Wild GrapesSecond in a series about inhabiting and acting in the edge-places of our civilization as crucial for humanity’s passage through these challenging times – and inviting you to share your personal edge-dwelling experiences



There’s a country path I walk often, near where I live, that borders the edge of a vineyard. There’s a place along this path where some grapevines escaped under and over the barbed wire vineyard fence and now grow wild. These escaped grapevines bravely rewilding themselves have something important to teach me – and all of us. I’m growing my relationship with them, to learn more deeply what it is.


This place I call home, Sonoma County, CA, is wildly beautiful. I feel fortunate to live here. Tourists flock to this place, especially in the summer, many drawn by the “romance of the wine country”. I understand the allure of this land – and the attraction to spending a day going from one vineyard tasting room to another.


But have you ever really looked closely at a vineyard? Land shaved bare of all growth (sometimes clearing groves of old redwood trees – but that’s another article). Posts with wire stretched between them cross picturesque rolling hills in military-like formation. Grapevines are tied to the posts and stretched along the wires, bound in uniform, rigid shapes (perhaps for easier maintenance and harvesting). It looks like a giant martial formation of crucified plant beings. (There’s an old vineyard I drive by sometimes, where the vines are not tied, but allowed to grow as they please. Trunks thick with years, they bend and twist, reach and curve, each growing into its own beautiful and unique shape – but that’s yet another article.)


I marvel at the escaped grapevines along the path close to my home, that have somehow found their way to their own process of rewilding themselves, perhaps called by some ancestral memory deep in their DNA to reach over and under the barbed wire fence, learning to grow again toward their own unique, natural shape.


Studying these vines I notice that even as they stretch into their new-found freedom to shape themselves, they remain tethered to the vineyard grapevines – bound by common, intertwined roots to their brethren still tied to poles on the other side of the fence.


I feel a kinship with these rewilding, edge-dwelling grapevines – a stretching to reclaim the freedom to shape oneself, a diligence and urgency to this process of rewilding, embracing the uncertainty of what shape will emerge, with no “how to” manual or guarantees of success.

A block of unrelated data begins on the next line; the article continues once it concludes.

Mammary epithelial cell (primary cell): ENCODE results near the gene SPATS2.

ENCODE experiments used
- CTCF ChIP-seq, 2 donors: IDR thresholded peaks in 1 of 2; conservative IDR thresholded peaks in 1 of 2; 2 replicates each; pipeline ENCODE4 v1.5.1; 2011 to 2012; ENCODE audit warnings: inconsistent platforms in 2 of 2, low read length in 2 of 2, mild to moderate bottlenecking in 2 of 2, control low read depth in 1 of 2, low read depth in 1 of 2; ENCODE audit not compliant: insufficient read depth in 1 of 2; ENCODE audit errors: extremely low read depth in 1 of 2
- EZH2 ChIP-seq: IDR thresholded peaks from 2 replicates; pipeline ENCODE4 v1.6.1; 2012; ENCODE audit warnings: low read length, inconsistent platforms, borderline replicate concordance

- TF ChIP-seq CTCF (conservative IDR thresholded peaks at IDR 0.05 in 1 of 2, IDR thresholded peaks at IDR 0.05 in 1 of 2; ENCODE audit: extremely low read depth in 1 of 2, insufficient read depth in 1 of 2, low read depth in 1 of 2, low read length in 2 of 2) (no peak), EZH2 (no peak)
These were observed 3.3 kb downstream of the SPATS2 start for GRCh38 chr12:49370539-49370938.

There’s a reality to these feelings of kinship. Even as I stretch to vision what could arise beyond the crumbling of our Industrial Growth Society, and what ways I might shape myself to contribute to that great rebirthing, I am bound, in a thousand interconnected ways, to the old way of being, thinking and doing – just as surely as these escaped grapevines share intertwined roots and branches with the ones tied to poles on the other side of the barbed wire fence.


It may be impossible to free one’s self completely (physically, financially, psychologically etc). It may not even be desirable. We are tied in a thousand ways, both visible and hidden, to the civilization that birthed and shaped us. It may be these interconnections that allow the flow from those visioning and creating a future at our crumbling civilization’s edge to those who remain more firmly bound within our dominant culture.


As one very simple example, I need my computer, internet, phone (and the cash to pay for them, and a way to obtain that cash) to communicate in our civilization – to be able to enter into and contribute to the conversation about where we are, what the future may hold, and what we can meaningfully do. The lone survivalist in his mountain cabin with his subsistence garden, stash of canned beans and rifle limits his own ability to contribute to meaningful change.


“If everyone disenchanted with this culture decided to wander off into the lonesome wilderness, it would have absolutely no effect on its workings,” writes Miles Olson, in his book Unlearn-Rewild.


Yet we can also constrict our ability to contribute to meaningful change if we remain too deeply embedded within our consumer corporate culture. We may find our creativity diminished, our vision dimmed, our heartfelt work actually strengthening the culture we strive to transition away from and transform.